Daily Archives: March 2, 2010

David Wilkinson: Theological questions may never be fully solved, but needy's cry must be heeded

People of faith have responded to such disasters in two ways. First they, like Darwin, have attempted to try and understand how such a world can be created by a loving God. While some at the fringes of the church have proclaimed the horror caused by earthquakes and hurricanes as the judgement of God, most Christians see something in the view that the creativity inherent in the world also brings with it risk. So the fault lines which cause devastating earthquakes have also been of immense benefit by providing minerals, oil, and good soil for agriculture. In fact, the 19th century evangelical and friend of Darwin, Asa Gray, argued that evolution’s waste and suffering were necessary for more complex forms of life to emerge in creation.

However, such insights can sound very trite to the person who has lost a loved one or been made homeless. In addition, they don’t provide a full explanation to the extent of suffering, a point which struck Darwin strongly.

It’s here that there has been a second response. Seeing in Jesus, both a God who gives genuine freedom to the Universe and a God of compassion in the face of need, churches have been motivated to be at the forefront of help to those affected by earthquakes despite the unanswered questions of suffering.

Read the whole reflection.

Posted in * International News & Commentary, Caribbean, Chile, Haiti, Pastoral Theology, South America, Theodicy, Theology

Diocesan Statistics for the Episcopal Diocese of Oklahoma

According to the U.S. Census Bureau’s figures, Oklahoma has grown in population from 3,450,654 in 2000 to 3,687,050 in 2009. This represents a population growth of approximately 6.85%.

According to Episcopal Church statistics, the Diocese of Oklahoma went from Average Sunday Attendance (or ASA) of 7,382 in 1998 to 5,697 in 2008. This represents an ASA decline of about 23% over this ten year period.

In order to generate a pictorial chart of some Oklahoma diocesan statistics, please go [url=http://www.episcopalchurch.org/growth_60791_ENG_HTM.htm?menupage=50929]here[/url] and enter “Oklahoma” in the second line down under “Diocese” and then click on “View Diocese Chart” under the third line to the left.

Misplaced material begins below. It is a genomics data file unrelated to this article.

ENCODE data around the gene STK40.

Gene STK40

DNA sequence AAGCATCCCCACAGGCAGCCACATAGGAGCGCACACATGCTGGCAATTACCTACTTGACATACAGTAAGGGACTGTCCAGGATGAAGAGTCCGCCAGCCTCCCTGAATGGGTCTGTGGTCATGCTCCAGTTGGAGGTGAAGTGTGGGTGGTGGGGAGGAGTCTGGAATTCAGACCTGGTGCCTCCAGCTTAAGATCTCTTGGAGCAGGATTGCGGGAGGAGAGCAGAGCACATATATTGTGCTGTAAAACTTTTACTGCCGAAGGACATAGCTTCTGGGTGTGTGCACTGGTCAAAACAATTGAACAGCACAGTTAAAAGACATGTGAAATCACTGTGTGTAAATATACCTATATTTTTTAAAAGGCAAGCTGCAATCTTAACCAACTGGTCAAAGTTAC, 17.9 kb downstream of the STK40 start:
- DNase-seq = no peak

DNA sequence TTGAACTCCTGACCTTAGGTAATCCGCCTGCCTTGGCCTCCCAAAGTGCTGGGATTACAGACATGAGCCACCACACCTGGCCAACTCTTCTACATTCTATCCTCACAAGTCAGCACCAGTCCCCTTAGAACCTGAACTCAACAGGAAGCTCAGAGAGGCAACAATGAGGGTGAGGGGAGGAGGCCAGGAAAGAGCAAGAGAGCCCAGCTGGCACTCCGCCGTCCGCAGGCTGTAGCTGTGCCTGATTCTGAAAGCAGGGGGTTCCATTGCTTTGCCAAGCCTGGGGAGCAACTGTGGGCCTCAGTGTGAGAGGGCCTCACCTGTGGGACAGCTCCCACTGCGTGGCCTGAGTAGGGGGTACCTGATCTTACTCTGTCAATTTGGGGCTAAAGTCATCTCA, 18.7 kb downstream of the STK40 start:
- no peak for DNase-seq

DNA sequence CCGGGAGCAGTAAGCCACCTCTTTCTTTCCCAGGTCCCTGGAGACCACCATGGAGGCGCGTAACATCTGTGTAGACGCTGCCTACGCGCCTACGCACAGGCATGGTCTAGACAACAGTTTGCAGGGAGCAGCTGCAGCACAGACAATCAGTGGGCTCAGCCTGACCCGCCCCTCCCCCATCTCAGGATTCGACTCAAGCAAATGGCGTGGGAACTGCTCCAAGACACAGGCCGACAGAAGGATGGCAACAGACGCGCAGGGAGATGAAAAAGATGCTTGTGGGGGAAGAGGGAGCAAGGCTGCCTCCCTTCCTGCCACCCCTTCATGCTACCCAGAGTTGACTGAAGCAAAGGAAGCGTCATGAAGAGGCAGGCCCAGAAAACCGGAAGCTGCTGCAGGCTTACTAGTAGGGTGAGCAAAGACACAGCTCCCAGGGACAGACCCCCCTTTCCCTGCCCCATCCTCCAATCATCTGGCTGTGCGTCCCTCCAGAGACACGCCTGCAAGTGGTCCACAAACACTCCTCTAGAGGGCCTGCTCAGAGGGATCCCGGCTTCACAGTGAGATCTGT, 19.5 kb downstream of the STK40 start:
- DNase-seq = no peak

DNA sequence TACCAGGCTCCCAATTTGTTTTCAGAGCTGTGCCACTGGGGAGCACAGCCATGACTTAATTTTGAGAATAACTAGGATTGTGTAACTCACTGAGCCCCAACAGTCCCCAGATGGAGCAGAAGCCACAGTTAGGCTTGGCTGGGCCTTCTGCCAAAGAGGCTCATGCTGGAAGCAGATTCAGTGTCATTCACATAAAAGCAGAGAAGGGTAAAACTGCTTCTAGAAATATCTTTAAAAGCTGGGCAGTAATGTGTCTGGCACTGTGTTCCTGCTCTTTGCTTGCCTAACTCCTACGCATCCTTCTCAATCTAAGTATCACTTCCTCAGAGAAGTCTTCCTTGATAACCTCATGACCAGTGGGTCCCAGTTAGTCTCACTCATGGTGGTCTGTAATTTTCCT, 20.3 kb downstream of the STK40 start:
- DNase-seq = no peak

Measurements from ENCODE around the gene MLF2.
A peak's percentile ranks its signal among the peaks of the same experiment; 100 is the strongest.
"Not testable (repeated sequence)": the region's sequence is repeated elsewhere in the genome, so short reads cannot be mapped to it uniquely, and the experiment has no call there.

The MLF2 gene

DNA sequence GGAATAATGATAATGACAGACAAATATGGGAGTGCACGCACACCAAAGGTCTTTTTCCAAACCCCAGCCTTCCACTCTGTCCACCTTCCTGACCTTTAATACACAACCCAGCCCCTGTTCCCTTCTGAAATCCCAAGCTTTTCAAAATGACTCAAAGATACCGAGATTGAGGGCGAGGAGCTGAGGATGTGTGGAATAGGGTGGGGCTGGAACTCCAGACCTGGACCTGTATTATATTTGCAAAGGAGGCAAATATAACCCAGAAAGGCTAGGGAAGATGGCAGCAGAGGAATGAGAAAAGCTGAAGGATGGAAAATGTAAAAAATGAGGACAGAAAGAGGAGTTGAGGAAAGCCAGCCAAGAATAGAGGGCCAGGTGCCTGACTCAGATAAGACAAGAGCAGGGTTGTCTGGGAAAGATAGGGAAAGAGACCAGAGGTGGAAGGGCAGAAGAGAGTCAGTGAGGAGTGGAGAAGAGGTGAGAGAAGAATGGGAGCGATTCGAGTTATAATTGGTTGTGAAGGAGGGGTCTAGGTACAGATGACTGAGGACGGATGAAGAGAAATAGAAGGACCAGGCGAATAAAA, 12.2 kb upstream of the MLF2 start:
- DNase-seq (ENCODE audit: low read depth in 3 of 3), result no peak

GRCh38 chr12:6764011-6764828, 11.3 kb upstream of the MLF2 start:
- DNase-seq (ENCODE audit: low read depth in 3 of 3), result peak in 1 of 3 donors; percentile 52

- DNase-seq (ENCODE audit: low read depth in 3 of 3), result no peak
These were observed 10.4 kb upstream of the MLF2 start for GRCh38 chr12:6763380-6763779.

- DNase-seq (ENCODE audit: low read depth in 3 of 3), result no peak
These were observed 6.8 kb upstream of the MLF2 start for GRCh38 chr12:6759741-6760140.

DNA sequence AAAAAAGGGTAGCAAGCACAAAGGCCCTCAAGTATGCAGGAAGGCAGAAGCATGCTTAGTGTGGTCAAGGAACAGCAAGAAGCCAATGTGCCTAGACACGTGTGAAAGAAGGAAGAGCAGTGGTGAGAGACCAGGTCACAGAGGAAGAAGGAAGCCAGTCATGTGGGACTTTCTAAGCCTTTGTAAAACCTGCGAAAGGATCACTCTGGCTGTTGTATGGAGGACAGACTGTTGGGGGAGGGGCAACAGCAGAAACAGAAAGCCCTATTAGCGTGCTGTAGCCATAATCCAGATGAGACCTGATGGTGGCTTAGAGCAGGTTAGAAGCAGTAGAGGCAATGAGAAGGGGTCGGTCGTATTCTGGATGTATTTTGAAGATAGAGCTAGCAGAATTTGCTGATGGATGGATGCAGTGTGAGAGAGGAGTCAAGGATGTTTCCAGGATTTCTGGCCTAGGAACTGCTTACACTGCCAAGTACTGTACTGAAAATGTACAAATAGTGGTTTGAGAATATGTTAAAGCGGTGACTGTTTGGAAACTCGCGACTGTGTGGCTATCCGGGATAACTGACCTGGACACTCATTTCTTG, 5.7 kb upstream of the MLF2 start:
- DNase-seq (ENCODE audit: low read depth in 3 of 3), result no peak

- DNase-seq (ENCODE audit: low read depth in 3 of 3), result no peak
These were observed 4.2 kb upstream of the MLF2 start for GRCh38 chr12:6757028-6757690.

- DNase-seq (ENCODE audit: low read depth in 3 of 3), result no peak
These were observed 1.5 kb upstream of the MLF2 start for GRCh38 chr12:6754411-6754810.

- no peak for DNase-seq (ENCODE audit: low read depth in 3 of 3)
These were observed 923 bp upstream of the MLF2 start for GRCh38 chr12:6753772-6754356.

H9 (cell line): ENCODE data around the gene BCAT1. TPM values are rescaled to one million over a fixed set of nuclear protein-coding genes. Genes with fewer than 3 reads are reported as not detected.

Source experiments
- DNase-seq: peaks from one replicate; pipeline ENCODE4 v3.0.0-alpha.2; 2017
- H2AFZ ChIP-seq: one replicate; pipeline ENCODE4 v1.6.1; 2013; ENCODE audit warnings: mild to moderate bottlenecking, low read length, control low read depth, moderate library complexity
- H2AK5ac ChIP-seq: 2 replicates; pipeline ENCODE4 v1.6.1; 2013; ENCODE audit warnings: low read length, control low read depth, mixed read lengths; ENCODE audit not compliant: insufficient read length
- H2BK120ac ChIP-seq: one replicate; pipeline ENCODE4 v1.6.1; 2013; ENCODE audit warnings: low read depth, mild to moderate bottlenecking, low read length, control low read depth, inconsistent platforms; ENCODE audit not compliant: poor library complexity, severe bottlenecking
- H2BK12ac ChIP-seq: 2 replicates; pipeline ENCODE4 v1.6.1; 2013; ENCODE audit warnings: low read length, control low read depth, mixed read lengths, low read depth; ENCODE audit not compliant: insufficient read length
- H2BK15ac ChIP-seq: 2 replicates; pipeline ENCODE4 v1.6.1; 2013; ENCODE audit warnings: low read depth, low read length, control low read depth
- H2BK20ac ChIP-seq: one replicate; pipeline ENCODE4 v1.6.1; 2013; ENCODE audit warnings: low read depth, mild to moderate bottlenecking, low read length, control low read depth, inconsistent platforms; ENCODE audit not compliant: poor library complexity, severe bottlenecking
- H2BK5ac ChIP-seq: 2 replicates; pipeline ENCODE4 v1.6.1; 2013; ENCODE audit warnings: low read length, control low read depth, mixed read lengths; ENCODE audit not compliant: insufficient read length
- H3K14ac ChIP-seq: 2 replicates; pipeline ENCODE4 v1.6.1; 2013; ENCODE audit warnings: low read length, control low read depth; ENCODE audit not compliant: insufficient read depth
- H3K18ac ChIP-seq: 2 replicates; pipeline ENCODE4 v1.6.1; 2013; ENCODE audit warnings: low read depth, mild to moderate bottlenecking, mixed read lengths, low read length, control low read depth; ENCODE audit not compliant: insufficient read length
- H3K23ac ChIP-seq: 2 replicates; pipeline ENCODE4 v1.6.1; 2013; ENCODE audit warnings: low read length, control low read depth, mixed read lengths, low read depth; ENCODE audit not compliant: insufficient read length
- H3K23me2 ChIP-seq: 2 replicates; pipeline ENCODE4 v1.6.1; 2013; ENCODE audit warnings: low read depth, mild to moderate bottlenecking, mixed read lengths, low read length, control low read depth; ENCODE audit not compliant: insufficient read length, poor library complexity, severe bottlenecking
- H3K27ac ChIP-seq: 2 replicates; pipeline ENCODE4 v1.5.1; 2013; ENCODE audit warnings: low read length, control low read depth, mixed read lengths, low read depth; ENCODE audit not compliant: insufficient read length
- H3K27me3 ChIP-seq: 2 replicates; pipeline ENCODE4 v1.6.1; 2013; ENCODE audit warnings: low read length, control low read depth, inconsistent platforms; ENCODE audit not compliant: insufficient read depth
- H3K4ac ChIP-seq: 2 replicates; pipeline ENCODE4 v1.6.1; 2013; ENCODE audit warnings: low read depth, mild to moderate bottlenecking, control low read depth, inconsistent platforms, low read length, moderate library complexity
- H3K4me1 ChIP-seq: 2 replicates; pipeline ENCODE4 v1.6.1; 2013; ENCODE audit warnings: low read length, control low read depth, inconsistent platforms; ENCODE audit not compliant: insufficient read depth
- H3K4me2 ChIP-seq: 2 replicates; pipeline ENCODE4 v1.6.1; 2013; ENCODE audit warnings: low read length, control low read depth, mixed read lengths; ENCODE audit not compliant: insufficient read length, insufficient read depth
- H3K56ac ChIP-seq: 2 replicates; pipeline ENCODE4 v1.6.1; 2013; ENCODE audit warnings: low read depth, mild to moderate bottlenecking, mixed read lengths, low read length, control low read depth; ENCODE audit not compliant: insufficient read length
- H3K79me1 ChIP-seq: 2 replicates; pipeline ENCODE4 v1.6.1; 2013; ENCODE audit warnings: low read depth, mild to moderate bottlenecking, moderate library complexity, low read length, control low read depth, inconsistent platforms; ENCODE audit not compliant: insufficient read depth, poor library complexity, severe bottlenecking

Posted in Uncategorized

Catholic Charities searches for new answers to fight poverty

The statistics are numbing: About 40 million people in the United States live in poverty.

According to a report issued in January by the Brookings Institution, about 17.5 percent of the people in Nashville lived in poverty in 2008. That’s less than the 24.5 percent in Knoxville and the 23.1 percent in Memphis. Reports put the statewide number at 15.5 percent.

But such statistics are not going unnoticed.

Monday, Nashville Mayor Karl Dean and a task force released a report with 30 recommendations for reducing poverty here, with a goal of cutting the rate in half by 2020.

Read the whole piece.

Posted in * Culture-Watch, * Religion News & Commentary, Other Churches, Poverty, Religion & Culture, Roman Catholic

Taylor Trammel–High School Without The Teachers

My high school, Mumford, has more than 2,000 students. This year, the administrative staff was replaced, we gained some new teachers, and we are losing others. Eight teachers are retiring this year amid the chaos within the school and the system.

As of Jan. 29, two teachers had already retired. And on that day, for reasons that aren’t entirely clear, 19 teachers out of 91 were absent. A school counselor told me that the Board of Education would not send that many substitutes to Mumford, and that counselors had to cover for them. Students who did not have teachers that day were sent to the auditorium.

There, students were divided up by classes. Some students listened to music. Others talked to each other or tried to talk on cell phones. Counselors watched to make sure students remained seated. The air roared with conversation. Some students decided not to go to the auditorium and either played around in the hallways or left school.